• Traffic Management — Restricting access and shaping traffic to the WAN connection is important, particularly when bandwidth is limited. Ask about support for Quality of Service (QoS) between the customer premises and the provider edge, type of traffic shaping (interface, tunnel, VLAN etc.), and rate limiting.
  • Advanced Services — Increasingly, SD-WANs are incorporating various advanced services. Security is the most notable, but there are other options. To add services into the SD-WAN, such NGFW, vendors need to support service insertion. Service chaining is necessary to add sequences of services.
  • Management and Visibility — Steering traffic depends on being able to accurately classify traffic. SD-WAN providers should detail how they classify applications, the parameters that can be configured for application profiles, and the kinds of dashboards and reporting around application usage and performance.

The best-in-class, enterprise-grade SD-WAN solutions should perform well in all the above listed categories. Make sure your solution checks all the above boxes or the ones that matter to your use case most.

And the final few questions you need to answer before deploying your SD-WAN will determine the best deployment strategy for you:

  • Are you primarily concerned with a single network edge? Such as a single office or office building?
  • Are you concerned with connecting multiple locations/branch offices in a well-defined geographical region, such as a town or city?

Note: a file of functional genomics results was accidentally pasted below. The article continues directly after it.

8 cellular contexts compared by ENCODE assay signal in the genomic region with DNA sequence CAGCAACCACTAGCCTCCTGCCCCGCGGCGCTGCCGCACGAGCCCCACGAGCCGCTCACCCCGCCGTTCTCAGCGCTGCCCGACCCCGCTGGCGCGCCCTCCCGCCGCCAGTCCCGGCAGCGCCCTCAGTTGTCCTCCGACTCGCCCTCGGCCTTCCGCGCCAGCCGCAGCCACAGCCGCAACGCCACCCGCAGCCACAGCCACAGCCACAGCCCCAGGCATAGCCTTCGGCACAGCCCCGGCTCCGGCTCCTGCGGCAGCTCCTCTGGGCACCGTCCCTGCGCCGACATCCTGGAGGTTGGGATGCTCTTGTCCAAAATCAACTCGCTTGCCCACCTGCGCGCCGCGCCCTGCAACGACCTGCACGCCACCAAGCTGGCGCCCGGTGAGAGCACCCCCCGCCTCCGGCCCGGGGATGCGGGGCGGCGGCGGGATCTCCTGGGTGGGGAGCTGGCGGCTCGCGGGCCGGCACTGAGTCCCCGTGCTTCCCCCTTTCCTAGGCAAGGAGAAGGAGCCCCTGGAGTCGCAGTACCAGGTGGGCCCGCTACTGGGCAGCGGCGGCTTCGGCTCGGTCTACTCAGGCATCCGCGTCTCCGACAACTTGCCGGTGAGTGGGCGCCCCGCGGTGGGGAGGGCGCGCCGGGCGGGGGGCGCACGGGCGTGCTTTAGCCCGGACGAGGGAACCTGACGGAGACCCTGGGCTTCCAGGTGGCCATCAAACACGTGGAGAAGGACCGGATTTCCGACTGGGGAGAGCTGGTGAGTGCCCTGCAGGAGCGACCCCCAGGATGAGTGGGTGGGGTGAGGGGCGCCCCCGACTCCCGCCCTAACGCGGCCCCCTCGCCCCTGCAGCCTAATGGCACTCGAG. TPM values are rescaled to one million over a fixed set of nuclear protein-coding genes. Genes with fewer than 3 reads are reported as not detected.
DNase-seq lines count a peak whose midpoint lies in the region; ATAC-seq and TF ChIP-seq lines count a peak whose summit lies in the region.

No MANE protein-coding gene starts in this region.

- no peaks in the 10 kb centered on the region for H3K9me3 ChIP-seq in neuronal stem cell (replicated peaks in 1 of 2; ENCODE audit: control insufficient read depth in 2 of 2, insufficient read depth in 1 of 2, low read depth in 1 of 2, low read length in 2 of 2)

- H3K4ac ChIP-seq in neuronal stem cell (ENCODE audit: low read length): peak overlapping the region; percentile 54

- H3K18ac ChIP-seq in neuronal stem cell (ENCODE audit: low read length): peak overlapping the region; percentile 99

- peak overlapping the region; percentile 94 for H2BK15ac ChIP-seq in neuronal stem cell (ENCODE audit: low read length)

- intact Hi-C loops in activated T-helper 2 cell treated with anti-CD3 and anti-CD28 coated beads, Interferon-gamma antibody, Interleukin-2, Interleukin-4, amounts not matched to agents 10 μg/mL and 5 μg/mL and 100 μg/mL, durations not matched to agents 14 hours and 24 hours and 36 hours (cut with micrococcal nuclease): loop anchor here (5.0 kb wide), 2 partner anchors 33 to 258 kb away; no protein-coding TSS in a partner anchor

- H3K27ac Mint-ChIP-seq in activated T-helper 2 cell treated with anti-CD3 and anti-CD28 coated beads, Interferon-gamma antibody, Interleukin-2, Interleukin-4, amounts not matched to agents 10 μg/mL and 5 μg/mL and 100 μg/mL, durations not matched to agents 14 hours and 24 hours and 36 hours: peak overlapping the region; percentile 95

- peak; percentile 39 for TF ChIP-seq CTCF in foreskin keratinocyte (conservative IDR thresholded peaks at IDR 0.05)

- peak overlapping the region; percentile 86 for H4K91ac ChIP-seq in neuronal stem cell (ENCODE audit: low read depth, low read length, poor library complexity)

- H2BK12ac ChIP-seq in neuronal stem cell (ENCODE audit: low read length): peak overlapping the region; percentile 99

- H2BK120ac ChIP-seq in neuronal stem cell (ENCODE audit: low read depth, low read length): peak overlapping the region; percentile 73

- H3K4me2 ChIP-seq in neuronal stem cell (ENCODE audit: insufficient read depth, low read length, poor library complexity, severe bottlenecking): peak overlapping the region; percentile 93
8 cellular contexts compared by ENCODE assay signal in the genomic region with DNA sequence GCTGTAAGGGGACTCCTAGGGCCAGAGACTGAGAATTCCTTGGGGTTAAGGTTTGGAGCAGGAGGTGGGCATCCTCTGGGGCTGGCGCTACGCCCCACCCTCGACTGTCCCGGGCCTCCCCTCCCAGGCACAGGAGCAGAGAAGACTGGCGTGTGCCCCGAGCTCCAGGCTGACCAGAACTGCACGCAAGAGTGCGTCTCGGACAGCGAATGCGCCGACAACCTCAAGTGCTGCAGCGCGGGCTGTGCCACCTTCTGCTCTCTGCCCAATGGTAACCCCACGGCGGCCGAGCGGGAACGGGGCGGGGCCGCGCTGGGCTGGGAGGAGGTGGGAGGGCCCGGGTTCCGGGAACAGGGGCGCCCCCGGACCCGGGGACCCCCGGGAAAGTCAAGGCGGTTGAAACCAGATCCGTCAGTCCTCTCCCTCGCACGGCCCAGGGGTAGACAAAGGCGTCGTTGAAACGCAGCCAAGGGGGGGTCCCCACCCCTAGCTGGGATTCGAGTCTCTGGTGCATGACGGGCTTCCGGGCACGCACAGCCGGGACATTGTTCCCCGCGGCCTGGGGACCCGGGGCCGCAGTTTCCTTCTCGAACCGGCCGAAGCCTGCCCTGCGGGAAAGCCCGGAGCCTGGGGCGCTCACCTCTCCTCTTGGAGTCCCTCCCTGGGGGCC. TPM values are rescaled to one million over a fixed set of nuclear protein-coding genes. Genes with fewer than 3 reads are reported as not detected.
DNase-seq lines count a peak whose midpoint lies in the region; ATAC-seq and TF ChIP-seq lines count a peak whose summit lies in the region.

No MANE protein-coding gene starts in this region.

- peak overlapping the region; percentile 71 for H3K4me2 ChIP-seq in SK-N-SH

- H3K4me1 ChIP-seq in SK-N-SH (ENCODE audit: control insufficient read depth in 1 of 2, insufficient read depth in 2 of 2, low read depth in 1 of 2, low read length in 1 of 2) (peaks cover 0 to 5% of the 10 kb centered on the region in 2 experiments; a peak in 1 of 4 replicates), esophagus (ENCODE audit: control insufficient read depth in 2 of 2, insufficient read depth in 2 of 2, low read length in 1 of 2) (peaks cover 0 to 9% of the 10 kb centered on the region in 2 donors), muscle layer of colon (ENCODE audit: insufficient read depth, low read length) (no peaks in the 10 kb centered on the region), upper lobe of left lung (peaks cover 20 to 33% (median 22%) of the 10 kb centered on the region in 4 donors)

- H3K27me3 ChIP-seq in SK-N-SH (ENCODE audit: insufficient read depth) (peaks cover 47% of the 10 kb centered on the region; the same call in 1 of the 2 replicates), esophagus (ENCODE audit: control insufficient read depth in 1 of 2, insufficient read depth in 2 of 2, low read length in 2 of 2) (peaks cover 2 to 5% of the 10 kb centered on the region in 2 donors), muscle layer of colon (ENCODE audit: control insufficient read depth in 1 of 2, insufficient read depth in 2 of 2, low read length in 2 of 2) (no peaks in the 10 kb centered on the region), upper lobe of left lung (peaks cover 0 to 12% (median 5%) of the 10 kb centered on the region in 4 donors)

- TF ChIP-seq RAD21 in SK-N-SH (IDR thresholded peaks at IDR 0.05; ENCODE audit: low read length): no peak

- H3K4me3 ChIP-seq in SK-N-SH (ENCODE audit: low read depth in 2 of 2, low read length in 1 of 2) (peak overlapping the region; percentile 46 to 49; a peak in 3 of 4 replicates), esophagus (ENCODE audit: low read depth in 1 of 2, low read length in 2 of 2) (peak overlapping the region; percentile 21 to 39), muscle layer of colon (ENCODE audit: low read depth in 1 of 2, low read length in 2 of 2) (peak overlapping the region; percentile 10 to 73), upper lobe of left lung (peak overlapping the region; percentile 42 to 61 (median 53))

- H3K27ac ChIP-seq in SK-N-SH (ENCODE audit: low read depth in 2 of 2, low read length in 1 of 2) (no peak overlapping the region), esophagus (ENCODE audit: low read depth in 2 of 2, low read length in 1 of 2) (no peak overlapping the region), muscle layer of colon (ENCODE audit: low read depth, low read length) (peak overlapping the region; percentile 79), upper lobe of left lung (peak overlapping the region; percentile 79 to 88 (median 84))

• Are you more concerned with global connectivity issues? This is the case for many of the largest corporations that operate routinely on multiple continents.
  • Are you concerned about replacing or augmenting existing MPLS network infrastructure?

SD-WAN Deployment Options

Now that we’ve established some ground rules about what you should look for in any SD-WAN solution, and have a general idea of your connectivity requirements, let’s discuss the three major SD-WAN deployment models:

  • Direct from a Vendor or Vendor Partner
  • Managed Service Provider
  • Telco Managed Service Provider

Direct from a Vendor or Vendor Partner

In this deployment model, a company would purchase SD-WAN appliances (and possibly services) directly from a vendor, or vendor partner (value-added reseller). This is also known as “DIY – Do It Yourself” deployment and may be ideal for small-and-medium-sized enterprises, and some mega-corporations as well. The company must provide the underlying transport and these solutions would function as overlays over the existing connectivity.